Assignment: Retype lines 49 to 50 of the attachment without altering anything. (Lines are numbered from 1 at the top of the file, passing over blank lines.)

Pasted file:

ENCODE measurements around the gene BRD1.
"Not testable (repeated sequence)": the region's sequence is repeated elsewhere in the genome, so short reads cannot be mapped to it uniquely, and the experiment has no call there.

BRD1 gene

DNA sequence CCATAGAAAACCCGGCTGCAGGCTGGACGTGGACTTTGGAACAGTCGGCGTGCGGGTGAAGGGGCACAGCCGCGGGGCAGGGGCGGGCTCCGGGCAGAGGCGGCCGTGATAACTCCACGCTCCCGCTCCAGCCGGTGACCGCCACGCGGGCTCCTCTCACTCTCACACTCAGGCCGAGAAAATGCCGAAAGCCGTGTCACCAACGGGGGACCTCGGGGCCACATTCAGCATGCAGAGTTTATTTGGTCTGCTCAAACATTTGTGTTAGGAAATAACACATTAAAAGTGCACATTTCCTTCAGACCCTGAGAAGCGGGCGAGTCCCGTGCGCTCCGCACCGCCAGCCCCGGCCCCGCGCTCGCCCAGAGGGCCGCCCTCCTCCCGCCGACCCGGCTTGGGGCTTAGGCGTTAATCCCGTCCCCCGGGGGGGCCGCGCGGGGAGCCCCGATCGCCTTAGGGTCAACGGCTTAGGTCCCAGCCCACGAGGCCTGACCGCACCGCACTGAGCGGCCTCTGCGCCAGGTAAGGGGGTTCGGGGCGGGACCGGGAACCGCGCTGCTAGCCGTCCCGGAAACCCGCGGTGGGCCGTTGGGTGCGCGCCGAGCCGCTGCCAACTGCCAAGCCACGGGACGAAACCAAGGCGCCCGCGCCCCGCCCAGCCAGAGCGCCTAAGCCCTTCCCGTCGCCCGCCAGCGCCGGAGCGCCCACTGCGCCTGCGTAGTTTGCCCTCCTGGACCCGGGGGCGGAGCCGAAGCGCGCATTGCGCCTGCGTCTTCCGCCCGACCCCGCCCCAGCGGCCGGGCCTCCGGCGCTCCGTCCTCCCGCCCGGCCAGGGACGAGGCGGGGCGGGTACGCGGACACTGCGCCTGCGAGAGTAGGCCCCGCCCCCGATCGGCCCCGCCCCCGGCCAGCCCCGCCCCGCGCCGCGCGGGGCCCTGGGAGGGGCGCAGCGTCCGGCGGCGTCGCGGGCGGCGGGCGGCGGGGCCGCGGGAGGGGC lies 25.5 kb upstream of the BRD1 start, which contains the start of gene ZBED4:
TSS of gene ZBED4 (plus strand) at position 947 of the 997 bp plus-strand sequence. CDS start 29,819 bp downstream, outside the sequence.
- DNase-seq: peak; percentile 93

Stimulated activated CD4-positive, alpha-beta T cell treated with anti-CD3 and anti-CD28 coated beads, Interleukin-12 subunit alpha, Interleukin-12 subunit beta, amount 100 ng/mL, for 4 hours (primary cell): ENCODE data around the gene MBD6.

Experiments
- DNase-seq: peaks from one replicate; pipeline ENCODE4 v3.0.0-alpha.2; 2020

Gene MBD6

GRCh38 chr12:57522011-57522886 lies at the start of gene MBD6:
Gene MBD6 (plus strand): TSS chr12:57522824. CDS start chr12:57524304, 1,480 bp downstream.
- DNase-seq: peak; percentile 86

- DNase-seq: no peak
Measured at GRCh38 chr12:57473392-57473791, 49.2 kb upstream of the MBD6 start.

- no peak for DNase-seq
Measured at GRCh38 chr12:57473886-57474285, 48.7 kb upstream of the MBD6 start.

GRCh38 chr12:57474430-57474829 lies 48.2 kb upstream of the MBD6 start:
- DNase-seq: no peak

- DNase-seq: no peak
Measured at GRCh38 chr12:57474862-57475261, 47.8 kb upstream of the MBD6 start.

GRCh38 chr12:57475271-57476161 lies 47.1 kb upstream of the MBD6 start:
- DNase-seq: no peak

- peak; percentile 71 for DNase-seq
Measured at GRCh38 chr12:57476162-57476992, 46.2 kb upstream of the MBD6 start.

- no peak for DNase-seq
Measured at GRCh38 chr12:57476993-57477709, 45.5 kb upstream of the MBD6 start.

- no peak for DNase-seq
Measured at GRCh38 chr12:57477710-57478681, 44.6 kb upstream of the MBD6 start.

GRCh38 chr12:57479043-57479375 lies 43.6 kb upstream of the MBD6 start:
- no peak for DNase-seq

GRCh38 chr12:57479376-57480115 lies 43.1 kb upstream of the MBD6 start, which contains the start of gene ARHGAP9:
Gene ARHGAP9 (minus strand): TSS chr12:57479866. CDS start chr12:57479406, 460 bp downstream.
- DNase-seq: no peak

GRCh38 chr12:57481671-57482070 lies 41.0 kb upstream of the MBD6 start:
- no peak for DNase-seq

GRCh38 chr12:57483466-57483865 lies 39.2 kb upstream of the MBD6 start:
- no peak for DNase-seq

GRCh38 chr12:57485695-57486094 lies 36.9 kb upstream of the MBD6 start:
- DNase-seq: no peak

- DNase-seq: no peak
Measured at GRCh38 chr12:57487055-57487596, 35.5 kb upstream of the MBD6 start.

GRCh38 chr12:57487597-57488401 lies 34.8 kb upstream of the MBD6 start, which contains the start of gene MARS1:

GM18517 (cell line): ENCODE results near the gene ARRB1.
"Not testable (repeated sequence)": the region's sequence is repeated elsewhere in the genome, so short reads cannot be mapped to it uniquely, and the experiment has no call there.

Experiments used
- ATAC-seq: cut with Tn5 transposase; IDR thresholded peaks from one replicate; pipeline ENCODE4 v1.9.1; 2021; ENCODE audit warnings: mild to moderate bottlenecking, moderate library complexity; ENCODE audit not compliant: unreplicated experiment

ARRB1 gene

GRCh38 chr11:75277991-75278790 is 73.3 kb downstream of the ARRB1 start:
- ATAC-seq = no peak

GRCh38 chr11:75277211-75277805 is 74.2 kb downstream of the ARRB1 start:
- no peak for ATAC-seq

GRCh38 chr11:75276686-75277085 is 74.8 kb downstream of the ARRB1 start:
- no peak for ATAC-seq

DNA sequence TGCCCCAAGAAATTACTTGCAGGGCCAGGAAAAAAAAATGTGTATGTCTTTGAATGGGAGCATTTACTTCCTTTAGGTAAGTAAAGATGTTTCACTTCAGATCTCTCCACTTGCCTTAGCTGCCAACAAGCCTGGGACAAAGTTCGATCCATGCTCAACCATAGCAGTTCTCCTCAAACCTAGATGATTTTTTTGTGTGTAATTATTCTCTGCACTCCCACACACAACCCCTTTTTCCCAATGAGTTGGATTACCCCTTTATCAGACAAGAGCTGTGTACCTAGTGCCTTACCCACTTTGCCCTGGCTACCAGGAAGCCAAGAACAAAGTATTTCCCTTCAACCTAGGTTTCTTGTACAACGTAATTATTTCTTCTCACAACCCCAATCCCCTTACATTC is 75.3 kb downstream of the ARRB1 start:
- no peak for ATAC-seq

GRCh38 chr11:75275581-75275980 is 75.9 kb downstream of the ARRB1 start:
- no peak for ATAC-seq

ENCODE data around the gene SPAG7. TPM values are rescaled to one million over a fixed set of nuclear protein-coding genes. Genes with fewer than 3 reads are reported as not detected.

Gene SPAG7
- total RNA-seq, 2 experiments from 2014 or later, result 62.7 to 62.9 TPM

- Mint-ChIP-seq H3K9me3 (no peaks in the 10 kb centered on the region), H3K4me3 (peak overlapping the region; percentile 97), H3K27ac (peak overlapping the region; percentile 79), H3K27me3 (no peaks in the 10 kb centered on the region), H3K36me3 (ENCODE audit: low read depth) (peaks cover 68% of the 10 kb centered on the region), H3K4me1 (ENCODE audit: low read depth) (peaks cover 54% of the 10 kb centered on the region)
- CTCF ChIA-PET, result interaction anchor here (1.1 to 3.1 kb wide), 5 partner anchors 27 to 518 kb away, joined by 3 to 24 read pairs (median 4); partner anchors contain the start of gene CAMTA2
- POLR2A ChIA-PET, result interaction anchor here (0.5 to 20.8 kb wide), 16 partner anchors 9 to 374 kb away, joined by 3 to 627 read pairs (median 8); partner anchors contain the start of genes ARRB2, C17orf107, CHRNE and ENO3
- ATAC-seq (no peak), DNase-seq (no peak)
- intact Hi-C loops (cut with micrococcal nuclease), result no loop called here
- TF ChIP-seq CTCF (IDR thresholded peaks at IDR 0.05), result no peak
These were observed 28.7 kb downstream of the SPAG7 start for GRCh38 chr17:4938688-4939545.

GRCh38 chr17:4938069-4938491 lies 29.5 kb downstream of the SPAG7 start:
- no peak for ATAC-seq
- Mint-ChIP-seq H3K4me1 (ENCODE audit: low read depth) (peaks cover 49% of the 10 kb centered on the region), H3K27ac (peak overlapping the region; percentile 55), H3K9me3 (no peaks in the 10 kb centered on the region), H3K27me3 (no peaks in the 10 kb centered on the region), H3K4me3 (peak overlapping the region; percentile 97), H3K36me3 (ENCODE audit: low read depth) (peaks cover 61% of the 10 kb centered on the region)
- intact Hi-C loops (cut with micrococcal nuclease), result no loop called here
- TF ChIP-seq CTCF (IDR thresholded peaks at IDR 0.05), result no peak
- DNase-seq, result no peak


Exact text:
GRCh38 chr11:75277991-75278790 is 73.3 kb downstream of the ARRB1 start:
- ATAC-seq = no peak